Judging and Vincy Mas
There will rarely be an instance when our people will all be in agreement on the judging of the different shows which make up Vincy Mas.
We just have to accept this.
We understand this on a certain level, but year after year, we get ourselves bent out of shape over the judging of one show or the other; usually the Miss SVG pageant and the various calypso and soca shows.
The decision of our judges is always final, but acceptance of the judges’ opinion is made particularly difficult because of the smallness of our country. Everyone knows everyone else and the biases they are perceived to have; and the pool from which we can draw qualified, experienced and competent judges, who have no recent affiliation to any of the competing entities is particularly small.
But the evolution of the components of Vincy Mas is inextricably linked to the task we ask of our judges: render a judgement on the quality of the performance which they have witnessed.
The judges therefore stand as the custodians of art forms that produce intense passion among all parties invested in the outcome of their judgements. We cannot expect unanimity in an area where subjectivity is inescapable.
So, for example, the arithmetic of music awards points for melody, originality, rendition, and presentation. But loving a song stands outside of arithmetic. And when these two things do not converge, some people would be dissatisfied.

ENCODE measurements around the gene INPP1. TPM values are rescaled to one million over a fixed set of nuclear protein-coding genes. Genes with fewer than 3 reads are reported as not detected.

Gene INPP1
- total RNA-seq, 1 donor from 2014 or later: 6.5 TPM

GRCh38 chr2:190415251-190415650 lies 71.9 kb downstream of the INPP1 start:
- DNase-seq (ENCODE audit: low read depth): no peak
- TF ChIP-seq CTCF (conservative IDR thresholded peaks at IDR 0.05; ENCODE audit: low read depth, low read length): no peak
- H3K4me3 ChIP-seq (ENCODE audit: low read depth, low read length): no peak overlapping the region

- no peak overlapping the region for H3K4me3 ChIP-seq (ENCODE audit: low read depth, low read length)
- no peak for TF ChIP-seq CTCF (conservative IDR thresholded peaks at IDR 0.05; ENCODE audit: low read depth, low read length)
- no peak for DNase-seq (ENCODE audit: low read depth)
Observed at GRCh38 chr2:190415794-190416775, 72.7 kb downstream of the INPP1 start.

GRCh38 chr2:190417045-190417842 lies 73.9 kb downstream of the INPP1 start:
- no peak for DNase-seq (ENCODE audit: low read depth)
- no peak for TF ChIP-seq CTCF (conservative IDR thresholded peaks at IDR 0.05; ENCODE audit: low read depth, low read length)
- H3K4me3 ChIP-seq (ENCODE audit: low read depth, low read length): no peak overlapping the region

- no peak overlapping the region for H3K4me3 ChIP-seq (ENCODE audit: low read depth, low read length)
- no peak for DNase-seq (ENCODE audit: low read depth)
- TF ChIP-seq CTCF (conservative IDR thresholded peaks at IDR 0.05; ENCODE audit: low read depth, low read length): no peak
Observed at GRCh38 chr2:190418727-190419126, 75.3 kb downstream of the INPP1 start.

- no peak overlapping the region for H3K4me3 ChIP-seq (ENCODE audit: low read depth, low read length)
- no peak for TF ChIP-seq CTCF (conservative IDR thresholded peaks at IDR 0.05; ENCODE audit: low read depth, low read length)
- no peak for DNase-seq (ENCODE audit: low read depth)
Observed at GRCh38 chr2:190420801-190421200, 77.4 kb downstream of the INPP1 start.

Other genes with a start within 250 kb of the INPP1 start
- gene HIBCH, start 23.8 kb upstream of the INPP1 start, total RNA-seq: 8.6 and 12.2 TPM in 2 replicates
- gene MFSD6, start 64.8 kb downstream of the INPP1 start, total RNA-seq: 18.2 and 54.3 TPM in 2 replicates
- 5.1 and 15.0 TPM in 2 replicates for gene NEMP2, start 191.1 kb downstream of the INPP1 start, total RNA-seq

And although in 1976 the Mighty Chalkdust sang ‘You Can’t Judge Culture’, for the continued development and evolution of the art forms, there must be competition.
This being so, judging of all competitions of Vincy Mas must be as transparent and as objective as humanly possible. Three aspects of judging must be made public in every instance. Firstly, what are the criteria used for selecting judges? Then, what are the specific judging criteria and thirdly, how are these criteria be applied (would /should the judges be allowed to confer? Would high/low scores be excluded?). Even with transparency, we will continue to have controversy, but in the face of hard facts including judging criteria, it will be more difficult for those who cry foul to make a cogent argument.
But let the tension and debate continue. It is this very tension that sustains the evolution and development of our artistes and the components. While we’re at it though, let’s try to maintain some level of civility.